Buddhists from throughout the region will gather tomorrow in Shadyside to celebrate the life of Siddhartha Gautama and meditate for world peace.
This is the first time local Buddhists from disparate traditions have gathered for a holiday, in this case for Vesak, which commemorates the life, enlightenment and death of the founder of their faith.
"In Vesak we celebrate the enlightenment, which is common to all Buddhist traditions. This is something we can all agree on," said Bhante Pemaratana, abbot of the Pittsburgh Buddhist Center in Natrona Heights.
His center initiated the idea, and six other groups are bringing their own members, chants, songs, rituals and languages to the event in the First Unitarian Church. His center is Theravadin, while others represent Zen Buddhism, Tibetan Buddhism and followers of the contemporary Vietnamese teacher Thich Nhat Hahn.
The schools of Buddhism can appear as different as do Pentecostal, Orthodox and Amish Christianity.
"Basically, all Buddhists share the same teachings. The difference lies in the emphasis in rituals and the way they conduct their religious services," the Rev. Pemaratana said.
Siddhartha was born to a ruling family in India about 2,600 years ago. After witnessing the poverty and disease outside his palace, he left to seek enlightenment and freedom from suffering. This came to him years later as he meditated beneath a bodhi tree. He spent the rest of his life teaching that meditation and moral behavior can extinguish selfish desire, remove suffering and bring peace.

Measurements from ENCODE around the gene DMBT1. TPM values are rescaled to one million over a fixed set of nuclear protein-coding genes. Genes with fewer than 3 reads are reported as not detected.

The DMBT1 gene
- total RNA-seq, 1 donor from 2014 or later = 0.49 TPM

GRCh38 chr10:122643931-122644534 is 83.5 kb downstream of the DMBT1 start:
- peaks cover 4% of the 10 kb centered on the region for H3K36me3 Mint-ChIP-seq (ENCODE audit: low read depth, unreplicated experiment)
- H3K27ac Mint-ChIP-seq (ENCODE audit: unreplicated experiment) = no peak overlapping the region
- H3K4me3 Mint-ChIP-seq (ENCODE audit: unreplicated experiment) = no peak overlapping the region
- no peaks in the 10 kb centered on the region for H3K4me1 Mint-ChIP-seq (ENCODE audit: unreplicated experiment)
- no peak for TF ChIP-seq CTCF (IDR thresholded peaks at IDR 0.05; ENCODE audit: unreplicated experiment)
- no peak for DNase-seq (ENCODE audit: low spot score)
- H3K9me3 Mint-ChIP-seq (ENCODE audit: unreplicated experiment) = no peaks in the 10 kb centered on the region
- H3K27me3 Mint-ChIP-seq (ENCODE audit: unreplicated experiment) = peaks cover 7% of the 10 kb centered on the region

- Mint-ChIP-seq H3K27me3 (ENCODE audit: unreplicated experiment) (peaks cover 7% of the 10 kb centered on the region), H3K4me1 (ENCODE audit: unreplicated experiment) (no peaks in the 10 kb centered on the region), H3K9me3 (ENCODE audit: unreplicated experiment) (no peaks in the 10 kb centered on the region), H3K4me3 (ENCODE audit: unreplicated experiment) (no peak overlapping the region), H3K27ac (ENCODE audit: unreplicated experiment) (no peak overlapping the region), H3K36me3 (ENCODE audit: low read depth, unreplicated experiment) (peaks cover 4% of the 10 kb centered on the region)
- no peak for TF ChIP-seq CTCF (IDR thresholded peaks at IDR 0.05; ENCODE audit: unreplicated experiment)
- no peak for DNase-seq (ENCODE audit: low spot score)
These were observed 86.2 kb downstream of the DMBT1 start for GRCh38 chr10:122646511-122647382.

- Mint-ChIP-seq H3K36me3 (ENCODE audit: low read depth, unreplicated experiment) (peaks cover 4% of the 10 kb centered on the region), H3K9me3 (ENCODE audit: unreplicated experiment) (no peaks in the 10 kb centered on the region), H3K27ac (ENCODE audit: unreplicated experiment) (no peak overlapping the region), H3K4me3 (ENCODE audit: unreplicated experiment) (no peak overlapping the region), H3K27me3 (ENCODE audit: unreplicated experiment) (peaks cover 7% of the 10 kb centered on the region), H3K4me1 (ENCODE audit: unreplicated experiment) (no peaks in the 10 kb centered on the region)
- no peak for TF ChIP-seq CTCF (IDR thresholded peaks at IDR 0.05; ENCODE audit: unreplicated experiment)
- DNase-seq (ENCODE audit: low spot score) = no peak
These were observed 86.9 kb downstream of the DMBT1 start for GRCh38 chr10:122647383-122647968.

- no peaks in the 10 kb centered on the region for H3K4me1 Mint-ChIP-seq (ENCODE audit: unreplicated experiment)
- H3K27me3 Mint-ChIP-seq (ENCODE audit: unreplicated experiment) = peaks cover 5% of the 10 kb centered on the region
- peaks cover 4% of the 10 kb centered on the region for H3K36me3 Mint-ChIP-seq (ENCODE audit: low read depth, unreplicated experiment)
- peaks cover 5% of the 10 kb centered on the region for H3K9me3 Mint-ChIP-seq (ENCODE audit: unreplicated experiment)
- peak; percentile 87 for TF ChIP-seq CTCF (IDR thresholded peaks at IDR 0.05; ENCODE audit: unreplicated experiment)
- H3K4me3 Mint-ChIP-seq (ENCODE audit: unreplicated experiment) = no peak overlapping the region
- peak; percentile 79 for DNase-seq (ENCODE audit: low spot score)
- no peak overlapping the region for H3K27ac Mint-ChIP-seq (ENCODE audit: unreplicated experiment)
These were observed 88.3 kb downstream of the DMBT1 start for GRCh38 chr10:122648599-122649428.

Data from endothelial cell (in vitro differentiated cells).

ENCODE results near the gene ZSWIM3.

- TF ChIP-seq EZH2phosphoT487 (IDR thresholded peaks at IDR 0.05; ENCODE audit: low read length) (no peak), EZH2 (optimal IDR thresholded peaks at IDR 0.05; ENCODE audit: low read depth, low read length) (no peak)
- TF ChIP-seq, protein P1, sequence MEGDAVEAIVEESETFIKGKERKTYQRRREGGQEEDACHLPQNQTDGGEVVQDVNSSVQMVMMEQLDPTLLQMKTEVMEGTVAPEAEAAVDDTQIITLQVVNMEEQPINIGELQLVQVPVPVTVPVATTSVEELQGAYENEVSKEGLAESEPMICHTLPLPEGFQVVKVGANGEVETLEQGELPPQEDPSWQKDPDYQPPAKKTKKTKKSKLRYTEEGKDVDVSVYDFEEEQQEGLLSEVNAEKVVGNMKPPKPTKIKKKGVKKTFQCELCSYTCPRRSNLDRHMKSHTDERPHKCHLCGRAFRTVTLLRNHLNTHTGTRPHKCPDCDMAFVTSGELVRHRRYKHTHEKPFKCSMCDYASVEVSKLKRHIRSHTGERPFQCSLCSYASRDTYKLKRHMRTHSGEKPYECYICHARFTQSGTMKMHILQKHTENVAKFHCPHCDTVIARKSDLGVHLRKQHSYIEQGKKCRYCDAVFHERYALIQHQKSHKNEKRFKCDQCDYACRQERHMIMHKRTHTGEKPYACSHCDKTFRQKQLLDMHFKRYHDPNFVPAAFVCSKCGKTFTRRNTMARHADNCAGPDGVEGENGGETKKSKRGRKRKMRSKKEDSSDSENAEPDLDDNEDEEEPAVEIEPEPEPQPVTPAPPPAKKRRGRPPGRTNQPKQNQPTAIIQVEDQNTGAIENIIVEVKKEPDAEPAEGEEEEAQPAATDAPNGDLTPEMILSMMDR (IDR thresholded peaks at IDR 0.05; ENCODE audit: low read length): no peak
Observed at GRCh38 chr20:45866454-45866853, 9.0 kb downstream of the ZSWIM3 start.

This celebration of Siddhartha's life will include a Zen tradition of bathing the baby Buddha -- or at least his statue.
"We are going to bring our baby Buddha and all of our bathing equipment and offer, as people enter, to go ahead and bathe the baby Buddha. Then we will take the water and transfer it to a vase and have it on the altar in the sanctuary," said Gary Couth, president of the board of the Zen Center of Pittsburgh in Sewickley.
The service begins at 3 p.m. and is expected to last two hours. At 4 p.m., there will be a special meditation for peace. The public is welcome.
"We will bring a bowl of water to the middle of the crowd and ask people to concentrate on that water as we guide them to meditate for world peace," the Rev. Pemaratana said.
At 6:30 p.m., the blessed water will be taken to Point State Park and poured into the Ohio River.
"Just like the river flows across the country, we want the whole USA to have peace and harmony. And we want it to flow into the ocean and travel to other countries, that all nations may have this peace," he said.
Ann Rodgers can be reached at firstname.lastname@example.org or 412-263-1416.